Henna: Its History and Cultural Significance
The art of Henna—called mehndi in Hindi and Urdu—has been practiced in Pakistan, India, Africa, and the Middle East for over 5000 years. It was originally used for its natural cooling properties for the people living in hot desert climates. A paste would be made, in which the palms of hands and soles of feet would be soaked. It was also used for medicinal purposes and applied to the skin to treat such ailments as stomach aches, burns, headaches, and open wounds.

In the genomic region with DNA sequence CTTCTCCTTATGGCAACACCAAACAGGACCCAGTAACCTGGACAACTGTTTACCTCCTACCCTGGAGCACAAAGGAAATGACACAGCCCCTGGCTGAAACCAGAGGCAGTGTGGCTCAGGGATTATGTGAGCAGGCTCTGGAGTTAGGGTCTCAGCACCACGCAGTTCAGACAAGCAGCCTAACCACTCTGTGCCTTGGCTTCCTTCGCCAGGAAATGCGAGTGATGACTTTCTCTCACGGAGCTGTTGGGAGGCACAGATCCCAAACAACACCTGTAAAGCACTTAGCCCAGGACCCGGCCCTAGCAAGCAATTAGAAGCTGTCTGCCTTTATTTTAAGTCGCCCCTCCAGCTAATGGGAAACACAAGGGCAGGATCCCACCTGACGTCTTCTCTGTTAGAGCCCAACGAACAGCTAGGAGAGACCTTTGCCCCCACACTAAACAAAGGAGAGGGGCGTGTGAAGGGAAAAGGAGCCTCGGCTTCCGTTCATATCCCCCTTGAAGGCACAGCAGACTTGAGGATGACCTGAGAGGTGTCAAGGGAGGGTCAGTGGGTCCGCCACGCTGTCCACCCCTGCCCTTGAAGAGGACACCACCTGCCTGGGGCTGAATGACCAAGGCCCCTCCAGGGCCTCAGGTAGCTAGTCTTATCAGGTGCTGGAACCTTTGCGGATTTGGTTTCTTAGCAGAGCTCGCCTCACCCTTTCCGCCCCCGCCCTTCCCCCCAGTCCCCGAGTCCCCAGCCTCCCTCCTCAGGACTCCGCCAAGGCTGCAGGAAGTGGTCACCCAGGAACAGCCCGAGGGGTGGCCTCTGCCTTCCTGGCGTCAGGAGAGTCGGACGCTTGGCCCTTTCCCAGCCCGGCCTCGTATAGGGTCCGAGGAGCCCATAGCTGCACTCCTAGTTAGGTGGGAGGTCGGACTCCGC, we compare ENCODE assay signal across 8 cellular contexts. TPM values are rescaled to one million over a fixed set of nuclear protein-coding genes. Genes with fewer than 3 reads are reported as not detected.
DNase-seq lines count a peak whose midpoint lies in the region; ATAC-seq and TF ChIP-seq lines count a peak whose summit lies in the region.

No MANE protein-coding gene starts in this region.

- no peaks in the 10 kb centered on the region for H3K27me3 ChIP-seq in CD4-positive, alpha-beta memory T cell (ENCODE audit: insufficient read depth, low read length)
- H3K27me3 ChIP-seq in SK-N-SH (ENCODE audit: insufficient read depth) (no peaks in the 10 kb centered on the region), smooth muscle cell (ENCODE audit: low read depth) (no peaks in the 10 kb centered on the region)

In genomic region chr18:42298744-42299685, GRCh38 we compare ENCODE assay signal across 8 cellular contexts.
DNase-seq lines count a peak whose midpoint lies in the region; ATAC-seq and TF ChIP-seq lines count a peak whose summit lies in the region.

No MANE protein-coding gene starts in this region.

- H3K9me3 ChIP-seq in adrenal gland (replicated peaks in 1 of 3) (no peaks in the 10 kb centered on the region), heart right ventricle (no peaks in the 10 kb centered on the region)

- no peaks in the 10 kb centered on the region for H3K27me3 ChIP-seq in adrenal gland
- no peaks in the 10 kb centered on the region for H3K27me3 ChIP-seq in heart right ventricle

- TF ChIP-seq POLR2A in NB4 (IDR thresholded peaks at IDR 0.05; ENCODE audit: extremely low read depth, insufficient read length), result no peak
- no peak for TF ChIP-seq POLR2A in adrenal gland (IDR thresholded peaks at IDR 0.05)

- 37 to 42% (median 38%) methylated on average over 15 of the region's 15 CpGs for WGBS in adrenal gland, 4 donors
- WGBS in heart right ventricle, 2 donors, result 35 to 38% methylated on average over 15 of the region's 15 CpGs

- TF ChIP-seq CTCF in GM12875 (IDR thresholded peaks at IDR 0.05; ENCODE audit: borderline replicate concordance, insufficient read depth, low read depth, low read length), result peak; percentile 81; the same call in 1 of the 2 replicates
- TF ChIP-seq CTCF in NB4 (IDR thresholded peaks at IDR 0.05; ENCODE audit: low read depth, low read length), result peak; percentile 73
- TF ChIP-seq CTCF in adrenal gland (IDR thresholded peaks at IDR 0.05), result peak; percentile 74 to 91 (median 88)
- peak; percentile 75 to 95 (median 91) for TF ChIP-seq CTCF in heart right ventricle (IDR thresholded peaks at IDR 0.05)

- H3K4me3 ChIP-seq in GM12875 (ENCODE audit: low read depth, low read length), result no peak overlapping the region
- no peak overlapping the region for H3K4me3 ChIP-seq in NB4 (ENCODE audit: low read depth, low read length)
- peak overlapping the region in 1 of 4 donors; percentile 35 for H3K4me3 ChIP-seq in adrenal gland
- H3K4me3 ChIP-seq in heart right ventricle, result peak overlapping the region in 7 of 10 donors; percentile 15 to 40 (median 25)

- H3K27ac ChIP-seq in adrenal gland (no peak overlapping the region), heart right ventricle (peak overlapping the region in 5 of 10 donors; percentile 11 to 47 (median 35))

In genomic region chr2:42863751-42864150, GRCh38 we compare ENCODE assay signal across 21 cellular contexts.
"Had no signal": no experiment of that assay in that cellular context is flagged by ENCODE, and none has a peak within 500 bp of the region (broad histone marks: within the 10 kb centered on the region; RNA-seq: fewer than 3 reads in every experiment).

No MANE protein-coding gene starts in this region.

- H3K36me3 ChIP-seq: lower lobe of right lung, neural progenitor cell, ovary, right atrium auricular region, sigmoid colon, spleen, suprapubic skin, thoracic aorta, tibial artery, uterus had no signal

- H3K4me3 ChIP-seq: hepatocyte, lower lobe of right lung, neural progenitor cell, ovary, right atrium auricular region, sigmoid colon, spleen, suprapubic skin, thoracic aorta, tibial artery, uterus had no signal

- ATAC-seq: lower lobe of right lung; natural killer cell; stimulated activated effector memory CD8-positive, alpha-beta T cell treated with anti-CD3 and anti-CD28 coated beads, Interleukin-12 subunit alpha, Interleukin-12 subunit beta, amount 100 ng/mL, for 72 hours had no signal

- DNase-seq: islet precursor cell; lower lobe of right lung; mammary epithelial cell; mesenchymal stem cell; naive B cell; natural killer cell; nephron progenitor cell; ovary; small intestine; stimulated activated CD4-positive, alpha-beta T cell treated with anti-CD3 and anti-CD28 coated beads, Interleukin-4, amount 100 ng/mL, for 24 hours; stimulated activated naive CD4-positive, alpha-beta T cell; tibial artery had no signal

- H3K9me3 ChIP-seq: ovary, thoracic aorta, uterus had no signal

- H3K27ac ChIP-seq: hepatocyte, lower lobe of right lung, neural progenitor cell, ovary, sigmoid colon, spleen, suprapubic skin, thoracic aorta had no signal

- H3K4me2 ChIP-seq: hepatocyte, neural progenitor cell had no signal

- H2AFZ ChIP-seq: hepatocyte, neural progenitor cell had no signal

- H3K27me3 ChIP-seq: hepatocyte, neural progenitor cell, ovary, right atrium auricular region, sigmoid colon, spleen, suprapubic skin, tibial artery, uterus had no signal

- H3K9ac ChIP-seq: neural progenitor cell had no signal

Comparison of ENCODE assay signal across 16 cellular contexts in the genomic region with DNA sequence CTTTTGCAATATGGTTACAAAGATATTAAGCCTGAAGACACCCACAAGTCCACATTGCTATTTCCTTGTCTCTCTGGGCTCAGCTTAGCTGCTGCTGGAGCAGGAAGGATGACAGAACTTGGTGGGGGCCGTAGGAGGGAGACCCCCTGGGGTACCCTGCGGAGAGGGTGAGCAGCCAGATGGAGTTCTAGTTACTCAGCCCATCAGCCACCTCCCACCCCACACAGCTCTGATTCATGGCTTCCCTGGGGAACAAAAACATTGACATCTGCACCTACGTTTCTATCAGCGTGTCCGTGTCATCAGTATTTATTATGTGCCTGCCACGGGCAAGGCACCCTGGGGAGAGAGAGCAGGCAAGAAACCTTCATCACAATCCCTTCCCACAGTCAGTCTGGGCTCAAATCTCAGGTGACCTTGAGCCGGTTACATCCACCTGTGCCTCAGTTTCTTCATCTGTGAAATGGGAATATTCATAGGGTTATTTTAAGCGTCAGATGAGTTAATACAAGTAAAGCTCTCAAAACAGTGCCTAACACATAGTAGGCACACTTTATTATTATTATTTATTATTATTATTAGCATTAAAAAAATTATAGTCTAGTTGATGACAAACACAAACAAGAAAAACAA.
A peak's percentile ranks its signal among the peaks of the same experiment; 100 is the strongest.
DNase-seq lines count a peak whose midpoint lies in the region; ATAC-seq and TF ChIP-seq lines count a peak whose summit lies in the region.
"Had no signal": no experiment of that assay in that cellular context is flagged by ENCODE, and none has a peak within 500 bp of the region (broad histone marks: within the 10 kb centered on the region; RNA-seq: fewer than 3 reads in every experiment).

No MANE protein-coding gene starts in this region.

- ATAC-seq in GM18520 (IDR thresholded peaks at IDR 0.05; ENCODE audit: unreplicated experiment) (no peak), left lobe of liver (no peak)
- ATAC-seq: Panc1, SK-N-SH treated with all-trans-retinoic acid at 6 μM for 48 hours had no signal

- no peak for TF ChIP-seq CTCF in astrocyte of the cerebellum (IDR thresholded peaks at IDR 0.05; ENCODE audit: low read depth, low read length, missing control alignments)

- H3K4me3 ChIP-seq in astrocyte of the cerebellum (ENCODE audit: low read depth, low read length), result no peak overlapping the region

When it was discovered the paste left a temporary stain on the skin—the plant contains lawsone, a reddish-orange dye that binds to the keratin present in skin—Henna’s use progressed to decorative, as it was accessible to people of all socioeconomic levels.
Today, Henna is mainly used in celebration of special occasions such as weddings and birthdays in the joyous gathering of people. The Henna paste symbolizes good health and prosperity in marriage, and in some cultures, the darker the henna stain, the deeper the love between two individuals.
Henna designs are not tattoos—a tattoo is permanent as ink pierces the skin, while henna is a temporary dye which sits on the skin’s surface. Henna is also used to safely dye hair, nails, and fabrics like silk, wool, and leather.